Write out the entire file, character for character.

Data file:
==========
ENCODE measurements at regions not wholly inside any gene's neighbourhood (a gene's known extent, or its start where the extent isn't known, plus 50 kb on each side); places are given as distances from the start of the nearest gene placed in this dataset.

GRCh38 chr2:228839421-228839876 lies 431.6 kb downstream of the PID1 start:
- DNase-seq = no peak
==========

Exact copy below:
ENCODE measurements at regions not wholly inside any gene's neighbourhood (a gene's known extent, or its start where the extent isn't known, plus 50 kb on each side); places are given as distances from the start of the nearest gene placed in this dataset.

GRCh38 chr2:228839421-228839876 lies 431.6 kb downstream of the PID1 start:
- DNase-seq = no peak